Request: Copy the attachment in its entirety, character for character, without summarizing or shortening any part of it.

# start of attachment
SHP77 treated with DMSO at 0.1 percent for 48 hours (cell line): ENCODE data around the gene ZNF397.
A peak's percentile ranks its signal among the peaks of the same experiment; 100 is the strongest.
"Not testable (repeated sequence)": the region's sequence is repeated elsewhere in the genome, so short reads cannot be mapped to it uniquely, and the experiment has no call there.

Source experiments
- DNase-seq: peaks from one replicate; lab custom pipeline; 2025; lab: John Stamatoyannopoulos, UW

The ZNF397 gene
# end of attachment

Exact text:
SHP77 treated with DMSO at 0.1 percent for 48 hours (cell line): ENCODE data around the gene ZNF397.
A peak's percentile ranks its signal among the peaks of the same experiment; 100 is the strongest.
"Not testable (repeated sequence)": the region's sequence is repeated elsewhere in the genome, so short reads cannot be mapped to it uniquely, and the experiment has no call there.

Source experiments
- DNase-seq: peaks from one replicate; lab custom pipeline; 2025; lab: John Stamatoyannopoulos, UW

The ZNF397 gene